A Japanese high court plans to conduct an experiment to see if it is possible to replicate DNA test results that were the basis of a lower court’s decision to reopen a 1966 murder case and free Iwao Hakamada, who spent decades on death row, his defense team said Thursday.
Prosecutors appealed the March 2014 decision by the lower court to reopen his case given the new DNA test results presented by Hakamada’s defense team. The results showed that blood stains on five items of clothing said to be worn by the murderer did not match Hakamada’s blood.
In 1968, Hakamada, a former professional boxer, was sentenced to death over the killing in 1966 of four members of a family in Shizuoka Prefecture. The Shizuoka District Court decided to reopen the case and suspend his execution and detention. Prosecutors appealed the decision.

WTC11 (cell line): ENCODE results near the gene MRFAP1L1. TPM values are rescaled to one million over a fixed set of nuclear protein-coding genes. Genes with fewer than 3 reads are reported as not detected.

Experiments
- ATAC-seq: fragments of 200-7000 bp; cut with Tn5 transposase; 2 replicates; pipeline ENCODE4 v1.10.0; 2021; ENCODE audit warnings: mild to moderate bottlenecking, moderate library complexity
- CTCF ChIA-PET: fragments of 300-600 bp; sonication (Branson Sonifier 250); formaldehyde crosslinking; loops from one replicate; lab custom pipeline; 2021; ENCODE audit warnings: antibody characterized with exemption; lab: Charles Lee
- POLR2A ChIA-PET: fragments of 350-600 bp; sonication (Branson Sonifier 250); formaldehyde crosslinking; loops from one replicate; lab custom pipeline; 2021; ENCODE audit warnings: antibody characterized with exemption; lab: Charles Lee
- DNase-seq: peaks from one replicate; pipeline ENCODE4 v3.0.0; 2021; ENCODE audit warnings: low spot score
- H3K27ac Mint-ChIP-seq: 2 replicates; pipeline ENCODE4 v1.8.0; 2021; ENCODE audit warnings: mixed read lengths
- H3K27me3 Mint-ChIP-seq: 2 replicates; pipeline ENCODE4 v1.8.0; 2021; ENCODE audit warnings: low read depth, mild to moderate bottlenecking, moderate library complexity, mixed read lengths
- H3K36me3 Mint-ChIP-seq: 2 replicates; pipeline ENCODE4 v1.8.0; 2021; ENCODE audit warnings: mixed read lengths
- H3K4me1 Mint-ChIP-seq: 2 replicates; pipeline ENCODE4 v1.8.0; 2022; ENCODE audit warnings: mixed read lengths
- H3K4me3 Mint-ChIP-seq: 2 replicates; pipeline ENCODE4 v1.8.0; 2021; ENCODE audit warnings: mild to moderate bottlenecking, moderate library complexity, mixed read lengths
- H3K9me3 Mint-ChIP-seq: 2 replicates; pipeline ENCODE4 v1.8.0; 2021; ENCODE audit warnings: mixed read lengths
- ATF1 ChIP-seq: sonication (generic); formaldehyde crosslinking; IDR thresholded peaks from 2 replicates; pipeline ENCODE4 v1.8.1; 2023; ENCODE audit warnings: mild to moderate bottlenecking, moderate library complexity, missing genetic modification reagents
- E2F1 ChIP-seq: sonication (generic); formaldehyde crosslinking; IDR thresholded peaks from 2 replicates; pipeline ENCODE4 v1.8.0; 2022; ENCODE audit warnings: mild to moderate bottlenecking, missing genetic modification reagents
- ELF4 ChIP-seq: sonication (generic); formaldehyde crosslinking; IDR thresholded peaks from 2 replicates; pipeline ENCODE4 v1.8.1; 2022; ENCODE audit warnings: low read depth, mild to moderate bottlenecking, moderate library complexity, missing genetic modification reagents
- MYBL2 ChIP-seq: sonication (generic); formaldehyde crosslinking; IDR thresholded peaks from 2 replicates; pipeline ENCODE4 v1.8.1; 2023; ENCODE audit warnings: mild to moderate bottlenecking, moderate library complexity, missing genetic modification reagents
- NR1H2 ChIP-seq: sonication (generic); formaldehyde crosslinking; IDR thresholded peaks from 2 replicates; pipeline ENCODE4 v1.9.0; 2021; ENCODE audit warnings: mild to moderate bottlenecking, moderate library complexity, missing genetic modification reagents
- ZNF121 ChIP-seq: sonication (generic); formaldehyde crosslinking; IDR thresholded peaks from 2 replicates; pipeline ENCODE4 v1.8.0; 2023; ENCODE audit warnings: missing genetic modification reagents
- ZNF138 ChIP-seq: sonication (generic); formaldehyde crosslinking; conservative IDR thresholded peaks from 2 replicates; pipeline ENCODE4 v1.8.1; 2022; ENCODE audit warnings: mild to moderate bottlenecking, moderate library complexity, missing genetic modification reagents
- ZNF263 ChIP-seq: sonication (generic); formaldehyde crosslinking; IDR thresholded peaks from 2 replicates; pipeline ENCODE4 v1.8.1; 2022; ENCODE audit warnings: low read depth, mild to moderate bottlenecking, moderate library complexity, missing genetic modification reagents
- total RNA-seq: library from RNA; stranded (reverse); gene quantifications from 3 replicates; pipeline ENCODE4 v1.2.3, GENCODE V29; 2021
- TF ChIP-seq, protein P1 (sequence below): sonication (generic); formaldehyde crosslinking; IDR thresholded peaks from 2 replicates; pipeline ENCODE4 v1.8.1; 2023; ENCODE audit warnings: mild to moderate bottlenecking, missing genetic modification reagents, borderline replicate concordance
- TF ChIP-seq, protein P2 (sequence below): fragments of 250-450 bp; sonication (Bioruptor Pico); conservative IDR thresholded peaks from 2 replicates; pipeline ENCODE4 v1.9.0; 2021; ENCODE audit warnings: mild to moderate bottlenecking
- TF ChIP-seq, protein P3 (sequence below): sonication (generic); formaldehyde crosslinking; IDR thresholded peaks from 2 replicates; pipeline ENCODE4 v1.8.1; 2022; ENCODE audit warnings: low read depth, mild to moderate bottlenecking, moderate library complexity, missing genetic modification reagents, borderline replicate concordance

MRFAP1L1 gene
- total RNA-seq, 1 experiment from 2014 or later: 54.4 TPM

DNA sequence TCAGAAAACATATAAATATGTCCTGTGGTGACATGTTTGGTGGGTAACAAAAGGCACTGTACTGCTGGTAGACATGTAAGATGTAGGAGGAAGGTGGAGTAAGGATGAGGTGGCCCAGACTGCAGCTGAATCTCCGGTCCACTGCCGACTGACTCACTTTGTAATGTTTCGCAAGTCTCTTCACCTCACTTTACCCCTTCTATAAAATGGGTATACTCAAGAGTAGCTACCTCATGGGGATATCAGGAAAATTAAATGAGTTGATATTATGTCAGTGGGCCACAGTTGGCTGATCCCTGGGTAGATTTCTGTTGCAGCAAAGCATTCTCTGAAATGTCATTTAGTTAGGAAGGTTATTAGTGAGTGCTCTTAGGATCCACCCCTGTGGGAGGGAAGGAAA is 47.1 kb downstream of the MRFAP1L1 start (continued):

The Tokyo High Court revealed its plan to conduct the experiment at a meeting Thursday with prosecutors and lawyers.
The method by which the DNA was taken from the clothing, found over 40 years ago, has been the center of a dispute before the high court. Prosecutors have argued they could not, in their experiment, extract DNA using the defense team’s method and it “cannot be scientifically trusted.”
Earlier, the high court proposed the DNA test results should be verified by a third party. But defense lawyers argued such verification is “not necessary.”
In a time of both misinformation and too much information, quality journalism is more crucial than ever.
By subscribing, you can help us get the story right.